CMS untangles its data infrastructure to enable AI-powered fraud detection

Agency program offices have found plenty of opportunities to save time and money through artificial intelligence and automation pilots. But unlocking the full potential of those tools requires agencies to spend time improving their data infrastructure.

The Centers for Medicare and Medicaid Services, for example, is looking at using AI and machine learning tools to flag fraud, waste and abuse. But first, Deputy Chief Information Officer Bobby Saxon said the agency needs to make its data systems — made up of 30 data warehouses and three enterprise data lakes — more cohesive.

“That kind of volume that is not well-orchestrated and not working well as an enterprise [and] causes us some challenges because we have so many different repositories of data — some of which are redundant and some of which are dirty because of the redundancy,” Saxon said Tuesday at ACT-IAC’s virtual ReImagine Nation ELC conference. “We’re never unable to get to the answer, but we do believe we could get to the answer faster and more efficiently and ultimately save money for the taxpayer by utilizing our IT systems more efficiently.”

Saxon said CMS is taking a long-term enterprise approach and a short-term tactical approach to implementing automation, where officials identify use cases that can show results in three-to-six months. The agency, he added, is also looking to improve the data literacy of its entire workforce, but will take a tiered approach to this training.

“Eighty percent of people in an organization, if you give them a good spreadsheet, and a couple of charts and graphs, and if you can automate feeding that to them, they have all the data analytics that they will ever need. And they will be very happy because now they can talk about the things that they care about,” Saxon said. “Then there’s 15% that understands the data better, as well as the tools better. What they really need is just access — get out of their way, give them access and let them take the tools they feel comfortable with and then go create the results that they need your result to create. And then there’s that 5% where you truly need a data scientist.”

The IRS is also is looking at using AI to analyze the millions of tax documents and financial records the agency receives every year and identify patterns that would indicate tax evasion or financial misconduct.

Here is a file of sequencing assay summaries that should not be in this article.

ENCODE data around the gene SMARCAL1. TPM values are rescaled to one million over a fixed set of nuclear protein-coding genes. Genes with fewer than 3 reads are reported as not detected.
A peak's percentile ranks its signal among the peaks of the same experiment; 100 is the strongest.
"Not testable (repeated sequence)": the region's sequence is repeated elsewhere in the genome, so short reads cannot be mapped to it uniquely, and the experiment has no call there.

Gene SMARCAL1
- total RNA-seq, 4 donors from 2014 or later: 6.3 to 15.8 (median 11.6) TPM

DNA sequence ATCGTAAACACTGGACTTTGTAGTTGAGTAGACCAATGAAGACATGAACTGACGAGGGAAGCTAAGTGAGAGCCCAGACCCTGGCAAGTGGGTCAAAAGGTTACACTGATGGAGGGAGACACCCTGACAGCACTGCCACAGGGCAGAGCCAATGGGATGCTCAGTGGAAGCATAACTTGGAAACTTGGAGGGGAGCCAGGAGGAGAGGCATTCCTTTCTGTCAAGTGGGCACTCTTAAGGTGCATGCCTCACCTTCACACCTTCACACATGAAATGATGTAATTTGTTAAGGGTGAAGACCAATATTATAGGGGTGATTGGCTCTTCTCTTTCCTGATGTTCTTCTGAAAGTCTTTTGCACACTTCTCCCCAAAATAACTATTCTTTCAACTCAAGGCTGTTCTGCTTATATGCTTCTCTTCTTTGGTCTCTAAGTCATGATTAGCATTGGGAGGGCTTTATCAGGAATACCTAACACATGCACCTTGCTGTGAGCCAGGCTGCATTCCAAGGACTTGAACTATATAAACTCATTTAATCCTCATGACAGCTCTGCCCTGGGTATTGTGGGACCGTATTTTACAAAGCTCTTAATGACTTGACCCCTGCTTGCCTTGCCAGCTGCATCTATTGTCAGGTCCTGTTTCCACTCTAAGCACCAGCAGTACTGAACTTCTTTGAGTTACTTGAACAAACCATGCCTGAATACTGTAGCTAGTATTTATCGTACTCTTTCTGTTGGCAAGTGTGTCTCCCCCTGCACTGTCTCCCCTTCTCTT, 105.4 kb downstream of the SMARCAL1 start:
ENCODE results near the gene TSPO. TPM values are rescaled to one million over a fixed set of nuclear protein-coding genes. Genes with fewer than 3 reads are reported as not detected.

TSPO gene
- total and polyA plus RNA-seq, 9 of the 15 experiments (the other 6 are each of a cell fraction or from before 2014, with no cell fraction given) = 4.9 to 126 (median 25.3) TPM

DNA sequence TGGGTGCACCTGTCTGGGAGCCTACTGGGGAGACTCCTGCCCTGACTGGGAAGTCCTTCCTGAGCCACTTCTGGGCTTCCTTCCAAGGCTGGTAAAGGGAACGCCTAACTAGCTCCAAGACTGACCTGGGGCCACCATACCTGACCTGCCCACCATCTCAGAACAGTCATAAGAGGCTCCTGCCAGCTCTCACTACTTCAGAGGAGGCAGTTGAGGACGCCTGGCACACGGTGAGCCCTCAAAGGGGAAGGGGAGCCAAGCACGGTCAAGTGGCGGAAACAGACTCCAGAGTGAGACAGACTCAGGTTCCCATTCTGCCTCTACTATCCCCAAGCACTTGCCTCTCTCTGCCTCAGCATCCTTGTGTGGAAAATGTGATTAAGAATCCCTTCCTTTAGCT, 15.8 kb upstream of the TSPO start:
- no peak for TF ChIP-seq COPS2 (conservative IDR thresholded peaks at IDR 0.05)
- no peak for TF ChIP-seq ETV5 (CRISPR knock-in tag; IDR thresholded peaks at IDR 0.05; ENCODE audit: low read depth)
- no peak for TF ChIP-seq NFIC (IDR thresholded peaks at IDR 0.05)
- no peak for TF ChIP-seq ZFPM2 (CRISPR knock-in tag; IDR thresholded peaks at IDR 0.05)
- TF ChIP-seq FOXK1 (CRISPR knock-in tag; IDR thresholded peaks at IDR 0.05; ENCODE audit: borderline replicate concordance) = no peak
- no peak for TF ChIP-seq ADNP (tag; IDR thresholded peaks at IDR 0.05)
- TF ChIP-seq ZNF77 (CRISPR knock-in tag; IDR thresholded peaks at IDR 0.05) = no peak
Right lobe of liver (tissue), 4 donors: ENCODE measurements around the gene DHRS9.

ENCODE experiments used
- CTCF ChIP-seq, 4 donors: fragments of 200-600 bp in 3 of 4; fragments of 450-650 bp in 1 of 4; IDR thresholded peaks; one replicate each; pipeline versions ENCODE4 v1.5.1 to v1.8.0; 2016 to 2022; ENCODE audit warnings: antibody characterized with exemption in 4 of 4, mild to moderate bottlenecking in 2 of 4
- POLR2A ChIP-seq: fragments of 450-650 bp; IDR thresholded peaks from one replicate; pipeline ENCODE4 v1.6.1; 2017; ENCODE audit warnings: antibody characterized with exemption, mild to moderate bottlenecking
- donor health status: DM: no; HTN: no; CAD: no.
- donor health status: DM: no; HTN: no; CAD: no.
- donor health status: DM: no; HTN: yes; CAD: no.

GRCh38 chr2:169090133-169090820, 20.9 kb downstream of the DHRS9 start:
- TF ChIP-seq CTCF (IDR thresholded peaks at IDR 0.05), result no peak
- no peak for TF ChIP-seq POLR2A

But Mitch Winans, a senior adviser with the IRS’ new Enterprise Digitalization and Case Management Office, said the agency is also looking at using AI to predict IT systems issues and reduce some of the operational risks associated with those systems.

As it migrates applications and business processes to its new cloud-based enterprise case management system developed by Pegasystems, the IRS is working on a strategy to decommission legacy IT systems well ahead of any actual plans to unplug machines.

“IRS has several legacy systems that are often disparate and disconnected. AI can potentially help us have more of an enterprise-wide view on these things and look into these various technology silos and monitor the different systems as one larger, interdependent network, and really help us quickly pinpoint those issues and the root causes of them so we can improve on and fix them right away,” Winans said.

Louis Charlier, the deputy CIO for Administration and Strategy at the Labor Department, said his agency has deployed three bots in its procurement shop. One of those bots, which handles contractor responsibility determinations, has saved the agency about 2,000 work hours. A market research bot, meanwhile, has saved the agency about 3,500 hours annually.

Labor’s Office of Human Resources is using AI to help screen candidate resumes and speed up the hiring process, and its Mine Safety and Health Administration is using the same technology to collect data on toxins and detect the risk of black lung.

The agency has also stood up a CXO dashboard that’s providing senior leadership access to key administrative data in one centralized location. Charlier said the dashboard has enabled agency executives to make evidence-based decisions.

“That’s going to be an important piece moving forward that we really want to build on. This is going to enable the proactive management of the department’s cybersecurity posture, it’s going to streamline and automate data calls, it’s a big part of where DOL is moving in the future, and we’re really excited to move forward with it,” Charlier said.

Related Stories

Comments

Sign up for breaking news alerts

Fed Photo of the Day

National Christmas Tree lit